(COMMENT: Torrijos may not want the PTJ and the Attorney
General to have the capability of listening to telephone
conversations because it could reveal wrongdoing, which may
eventually be traced back to the GOP or the Presidency.
There is also the issue of depositing the power under the
control of the President without accountability. END COMMENT)
Costa Rican Frontier
7. (S) Torrijos confided that he has been speaking with
Costa Rican officials about launching a joint intelligence
operation to round up gun runners operating between Costa
Rica and Panama. Almost in the same breath, Torrijos
lamented his inability to get the Costa Ricans interested
in building a bridge to facilitate cross-border trade near
Bocas del Toro.
Free Trade Agreement
8. (C) Ambassador Eaton shared his fears that the next
"round" of talks with USTR might be the last chance for an
agreement. He added that he sensed diminishing patience in
Washington for protracted discussions. The Ambassador said
that he hoped that Commerce and Trade Minister Ferrer will
go to Washington with Panama's best and final offer.
Torrijos gulped and soberly said that the two sides are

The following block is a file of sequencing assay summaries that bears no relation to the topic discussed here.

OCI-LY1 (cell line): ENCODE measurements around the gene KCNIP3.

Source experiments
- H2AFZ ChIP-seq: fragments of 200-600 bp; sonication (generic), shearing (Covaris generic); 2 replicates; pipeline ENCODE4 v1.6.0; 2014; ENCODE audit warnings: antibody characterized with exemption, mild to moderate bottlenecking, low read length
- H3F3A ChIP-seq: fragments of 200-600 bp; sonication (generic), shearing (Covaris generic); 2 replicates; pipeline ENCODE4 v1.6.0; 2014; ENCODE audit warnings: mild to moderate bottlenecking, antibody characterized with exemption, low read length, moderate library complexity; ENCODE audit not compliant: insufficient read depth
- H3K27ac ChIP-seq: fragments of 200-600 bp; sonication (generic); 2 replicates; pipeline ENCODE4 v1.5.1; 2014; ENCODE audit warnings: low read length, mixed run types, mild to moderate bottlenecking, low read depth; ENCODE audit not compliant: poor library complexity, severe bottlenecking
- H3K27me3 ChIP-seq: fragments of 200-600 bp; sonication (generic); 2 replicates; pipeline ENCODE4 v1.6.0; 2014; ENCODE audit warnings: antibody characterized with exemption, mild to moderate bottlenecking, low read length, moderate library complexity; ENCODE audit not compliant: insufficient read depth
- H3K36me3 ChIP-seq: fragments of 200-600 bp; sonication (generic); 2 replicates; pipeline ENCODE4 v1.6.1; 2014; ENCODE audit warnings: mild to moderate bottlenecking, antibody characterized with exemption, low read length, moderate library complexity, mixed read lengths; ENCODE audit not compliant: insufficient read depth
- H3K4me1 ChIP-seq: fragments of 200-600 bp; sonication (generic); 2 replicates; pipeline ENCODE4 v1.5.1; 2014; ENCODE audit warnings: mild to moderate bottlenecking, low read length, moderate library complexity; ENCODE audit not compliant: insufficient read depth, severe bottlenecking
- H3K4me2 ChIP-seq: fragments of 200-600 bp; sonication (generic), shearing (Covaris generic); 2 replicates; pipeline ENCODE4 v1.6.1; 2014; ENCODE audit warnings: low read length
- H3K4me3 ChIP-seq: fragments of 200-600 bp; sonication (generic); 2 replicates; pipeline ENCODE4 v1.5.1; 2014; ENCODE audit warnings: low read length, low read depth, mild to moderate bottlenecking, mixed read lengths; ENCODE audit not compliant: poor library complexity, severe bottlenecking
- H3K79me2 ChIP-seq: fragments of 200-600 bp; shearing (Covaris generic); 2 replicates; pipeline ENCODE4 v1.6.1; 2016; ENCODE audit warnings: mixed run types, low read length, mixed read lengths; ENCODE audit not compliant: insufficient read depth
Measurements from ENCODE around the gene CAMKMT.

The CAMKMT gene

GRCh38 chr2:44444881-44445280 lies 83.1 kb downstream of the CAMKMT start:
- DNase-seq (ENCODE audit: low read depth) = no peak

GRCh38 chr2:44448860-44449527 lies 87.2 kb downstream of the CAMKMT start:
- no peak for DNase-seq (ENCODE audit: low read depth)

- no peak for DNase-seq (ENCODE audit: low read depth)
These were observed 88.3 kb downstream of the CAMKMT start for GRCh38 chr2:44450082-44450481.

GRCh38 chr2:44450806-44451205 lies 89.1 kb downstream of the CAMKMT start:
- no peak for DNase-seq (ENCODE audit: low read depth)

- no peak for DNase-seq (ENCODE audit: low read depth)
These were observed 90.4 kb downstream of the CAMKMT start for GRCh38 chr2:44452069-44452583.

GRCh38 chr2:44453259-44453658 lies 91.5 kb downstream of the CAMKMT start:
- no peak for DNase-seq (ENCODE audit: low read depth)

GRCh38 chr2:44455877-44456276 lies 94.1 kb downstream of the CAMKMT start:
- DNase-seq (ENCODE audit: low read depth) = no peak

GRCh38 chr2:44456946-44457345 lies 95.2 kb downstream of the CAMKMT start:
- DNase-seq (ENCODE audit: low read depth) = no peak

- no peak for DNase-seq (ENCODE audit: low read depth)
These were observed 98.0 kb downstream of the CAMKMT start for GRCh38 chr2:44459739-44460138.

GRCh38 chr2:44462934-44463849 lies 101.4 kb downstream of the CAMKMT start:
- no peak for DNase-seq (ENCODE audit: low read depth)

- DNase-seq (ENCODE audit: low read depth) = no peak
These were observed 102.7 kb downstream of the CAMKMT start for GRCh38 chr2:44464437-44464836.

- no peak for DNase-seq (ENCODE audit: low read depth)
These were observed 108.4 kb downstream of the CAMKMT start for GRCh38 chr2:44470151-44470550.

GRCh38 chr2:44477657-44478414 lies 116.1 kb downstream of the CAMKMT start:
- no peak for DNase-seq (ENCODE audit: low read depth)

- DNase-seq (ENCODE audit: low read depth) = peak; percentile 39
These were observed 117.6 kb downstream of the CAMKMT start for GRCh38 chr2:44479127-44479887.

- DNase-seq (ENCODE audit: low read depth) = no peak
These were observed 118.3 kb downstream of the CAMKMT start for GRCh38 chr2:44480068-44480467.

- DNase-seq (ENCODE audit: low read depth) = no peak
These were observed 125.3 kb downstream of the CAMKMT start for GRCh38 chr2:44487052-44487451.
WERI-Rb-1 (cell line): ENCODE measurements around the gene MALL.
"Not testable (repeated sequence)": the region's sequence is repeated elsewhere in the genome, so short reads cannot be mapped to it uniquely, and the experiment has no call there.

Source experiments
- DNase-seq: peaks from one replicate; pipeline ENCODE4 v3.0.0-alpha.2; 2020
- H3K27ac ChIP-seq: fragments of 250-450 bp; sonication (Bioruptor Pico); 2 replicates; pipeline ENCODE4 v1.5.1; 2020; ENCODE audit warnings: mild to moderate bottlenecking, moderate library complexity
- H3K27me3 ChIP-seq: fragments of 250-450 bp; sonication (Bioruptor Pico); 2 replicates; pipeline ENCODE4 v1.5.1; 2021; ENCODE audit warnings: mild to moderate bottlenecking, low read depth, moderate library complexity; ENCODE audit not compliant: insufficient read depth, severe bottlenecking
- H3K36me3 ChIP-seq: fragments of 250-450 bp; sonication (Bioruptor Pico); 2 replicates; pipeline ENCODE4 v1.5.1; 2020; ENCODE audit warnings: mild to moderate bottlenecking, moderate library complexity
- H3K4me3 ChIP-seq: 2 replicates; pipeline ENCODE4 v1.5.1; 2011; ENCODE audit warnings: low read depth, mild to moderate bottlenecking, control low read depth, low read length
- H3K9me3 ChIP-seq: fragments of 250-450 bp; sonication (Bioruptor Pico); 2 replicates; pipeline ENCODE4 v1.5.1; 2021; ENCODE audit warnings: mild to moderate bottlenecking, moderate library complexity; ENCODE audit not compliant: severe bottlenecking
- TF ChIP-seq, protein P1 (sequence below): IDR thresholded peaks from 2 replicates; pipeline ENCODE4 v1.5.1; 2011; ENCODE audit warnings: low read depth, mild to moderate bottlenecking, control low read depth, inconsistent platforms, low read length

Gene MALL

close to an agreement and that Ferrer would indeed go to
Washington ready to close the deal.
9. (C) Torrijos mentioned with great pride that he would
chair the Central American Security Integration (SICA)
starting in January. He said this is an opportunity to
advance regional security integration issues, but did not
provide any details of specific plans or initiatives.
President Bush's Visit
10. (S) Torrijos is evidently still basking in the
afterglow of President Bush's early November visit to
Panama. He mentioned that First Lady Laura Bush's office
had called the First Lady's office to discuss bird
migratory patterns in an effort to focus on possible dates
for a follow-up visit of Mrs. Bush to Panama. Torrijos
also said that former President Bush plans to visit Panama
soon on a private fishing visit.
Comment: Atmospherics
11. (S) Torrijos genuinely seemed to enjoy being on the
hustings. He personally drove his SUV from the helicopter
to the various events, honking his horn at passersby,
stopping to chat with folks along the road and on their
front porches, calling out to residents (by name). He
glad-handed enthusiastically, sweeping children and babies
into his arms (for great photo ops). His speeches were
lively (and funny), passionate, and clearly connected with
his audience.
More Atmospherics
12. (S) Ambassador also was struck by the number of people
who carried photos and posters of Torrijos's father, the
former military dictator Gen. Omar Torrijos. Martin
Torrijos seems to have a similar populist bent. In
unguarded comments throughout the day, Torrijos revealed
himself as a man determined to do the right thing and to
improve conditions in Panama. His heart seems in the right
place. His execution needs to improve to make his dreams a
View as: DESKTOP | MOBILE © Scoop Media